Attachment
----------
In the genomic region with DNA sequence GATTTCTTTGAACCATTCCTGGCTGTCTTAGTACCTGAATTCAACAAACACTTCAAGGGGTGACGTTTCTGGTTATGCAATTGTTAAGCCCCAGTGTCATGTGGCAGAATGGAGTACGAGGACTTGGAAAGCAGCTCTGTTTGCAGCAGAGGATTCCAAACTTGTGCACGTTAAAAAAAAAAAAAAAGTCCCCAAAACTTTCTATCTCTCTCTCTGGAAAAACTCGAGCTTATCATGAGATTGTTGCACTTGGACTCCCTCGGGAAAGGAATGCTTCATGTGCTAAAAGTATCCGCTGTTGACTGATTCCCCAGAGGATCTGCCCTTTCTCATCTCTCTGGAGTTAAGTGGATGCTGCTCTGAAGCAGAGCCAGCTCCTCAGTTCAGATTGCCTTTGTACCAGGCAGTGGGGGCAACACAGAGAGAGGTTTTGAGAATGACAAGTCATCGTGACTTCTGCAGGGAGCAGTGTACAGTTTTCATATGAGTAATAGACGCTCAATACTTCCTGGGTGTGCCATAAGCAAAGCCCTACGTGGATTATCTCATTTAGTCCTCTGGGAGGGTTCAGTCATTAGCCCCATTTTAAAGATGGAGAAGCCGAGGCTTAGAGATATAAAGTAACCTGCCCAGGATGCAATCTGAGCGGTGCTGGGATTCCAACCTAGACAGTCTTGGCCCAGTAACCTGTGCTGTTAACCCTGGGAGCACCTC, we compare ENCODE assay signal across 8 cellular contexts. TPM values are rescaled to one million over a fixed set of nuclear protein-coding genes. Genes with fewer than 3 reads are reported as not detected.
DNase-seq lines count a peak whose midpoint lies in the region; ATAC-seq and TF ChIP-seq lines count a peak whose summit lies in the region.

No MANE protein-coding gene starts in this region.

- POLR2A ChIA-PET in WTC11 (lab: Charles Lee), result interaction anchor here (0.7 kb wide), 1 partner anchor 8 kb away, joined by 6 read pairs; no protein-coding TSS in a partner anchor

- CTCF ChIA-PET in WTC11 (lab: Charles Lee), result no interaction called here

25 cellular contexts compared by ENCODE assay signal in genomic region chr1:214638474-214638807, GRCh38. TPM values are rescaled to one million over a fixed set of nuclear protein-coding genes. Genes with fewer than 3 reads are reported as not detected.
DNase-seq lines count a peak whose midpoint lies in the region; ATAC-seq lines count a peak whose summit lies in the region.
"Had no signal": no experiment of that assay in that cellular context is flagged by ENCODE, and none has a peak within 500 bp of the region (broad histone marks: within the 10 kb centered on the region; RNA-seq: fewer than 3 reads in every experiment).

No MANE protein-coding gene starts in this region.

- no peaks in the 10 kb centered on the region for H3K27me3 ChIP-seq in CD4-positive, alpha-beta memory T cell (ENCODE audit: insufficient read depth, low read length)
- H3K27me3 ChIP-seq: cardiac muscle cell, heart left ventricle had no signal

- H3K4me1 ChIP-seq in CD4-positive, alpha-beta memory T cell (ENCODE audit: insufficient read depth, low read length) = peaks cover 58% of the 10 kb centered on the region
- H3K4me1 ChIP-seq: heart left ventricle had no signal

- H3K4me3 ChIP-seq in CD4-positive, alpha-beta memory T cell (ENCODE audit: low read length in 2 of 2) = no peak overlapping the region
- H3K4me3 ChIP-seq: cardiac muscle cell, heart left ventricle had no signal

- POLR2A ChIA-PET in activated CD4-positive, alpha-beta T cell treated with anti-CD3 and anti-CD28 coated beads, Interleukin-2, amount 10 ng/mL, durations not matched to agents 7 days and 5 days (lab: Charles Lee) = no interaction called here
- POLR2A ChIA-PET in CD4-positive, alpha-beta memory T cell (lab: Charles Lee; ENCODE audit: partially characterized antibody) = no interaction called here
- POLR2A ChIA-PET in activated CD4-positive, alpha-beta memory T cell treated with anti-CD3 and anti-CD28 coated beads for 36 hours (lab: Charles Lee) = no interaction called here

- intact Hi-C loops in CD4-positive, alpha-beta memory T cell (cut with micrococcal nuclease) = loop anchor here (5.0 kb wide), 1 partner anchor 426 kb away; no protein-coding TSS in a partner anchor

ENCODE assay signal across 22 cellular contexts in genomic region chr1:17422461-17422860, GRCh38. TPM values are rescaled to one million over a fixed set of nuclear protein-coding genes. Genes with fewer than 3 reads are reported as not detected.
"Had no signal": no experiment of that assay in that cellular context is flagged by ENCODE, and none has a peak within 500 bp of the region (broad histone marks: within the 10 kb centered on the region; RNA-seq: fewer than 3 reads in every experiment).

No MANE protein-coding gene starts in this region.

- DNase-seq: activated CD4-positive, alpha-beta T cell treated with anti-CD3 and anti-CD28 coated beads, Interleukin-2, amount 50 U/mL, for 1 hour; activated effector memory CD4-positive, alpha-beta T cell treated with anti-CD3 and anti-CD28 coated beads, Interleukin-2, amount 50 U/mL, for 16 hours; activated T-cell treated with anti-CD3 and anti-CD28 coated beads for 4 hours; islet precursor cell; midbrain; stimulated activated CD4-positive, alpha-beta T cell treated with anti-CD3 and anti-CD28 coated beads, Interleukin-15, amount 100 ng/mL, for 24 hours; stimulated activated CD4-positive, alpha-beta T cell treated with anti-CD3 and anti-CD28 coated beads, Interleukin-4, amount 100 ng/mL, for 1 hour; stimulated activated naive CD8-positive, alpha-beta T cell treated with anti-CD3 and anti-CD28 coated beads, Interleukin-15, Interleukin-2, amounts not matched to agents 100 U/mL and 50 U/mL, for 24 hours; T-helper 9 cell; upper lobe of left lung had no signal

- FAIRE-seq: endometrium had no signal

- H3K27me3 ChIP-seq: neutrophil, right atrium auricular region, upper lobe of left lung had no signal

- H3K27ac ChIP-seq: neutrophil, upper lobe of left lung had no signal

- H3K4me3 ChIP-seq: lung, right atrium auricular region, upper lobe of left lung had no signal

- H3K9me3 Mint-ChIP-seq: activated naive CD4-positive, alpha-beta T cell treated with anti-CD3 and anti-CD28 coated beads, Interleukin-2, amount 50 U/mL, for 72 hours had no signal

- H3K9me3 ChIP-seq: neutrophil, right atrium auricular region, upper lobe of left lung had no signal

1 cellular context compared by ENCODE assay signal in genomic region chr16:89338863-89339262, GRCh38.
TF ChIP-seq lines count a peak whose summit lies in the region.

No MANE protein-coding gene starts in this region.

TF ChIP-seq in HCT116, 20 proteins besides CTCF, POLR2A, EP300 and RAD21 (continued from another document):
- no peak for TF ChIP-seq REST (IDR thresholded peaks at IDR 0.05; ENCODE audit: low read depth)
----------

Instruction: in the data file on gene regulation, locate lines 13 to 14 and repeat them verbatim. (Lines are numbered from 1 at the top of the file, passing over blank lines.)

- H3K4me1 ChIP-seq: heart left ventricle had no signal

- H3K4me3 ChIP-seq in CD4-positive, alpha-beta memory T cell (ENCODE audit: low read length in 2 of 2) = no peak overlapping the region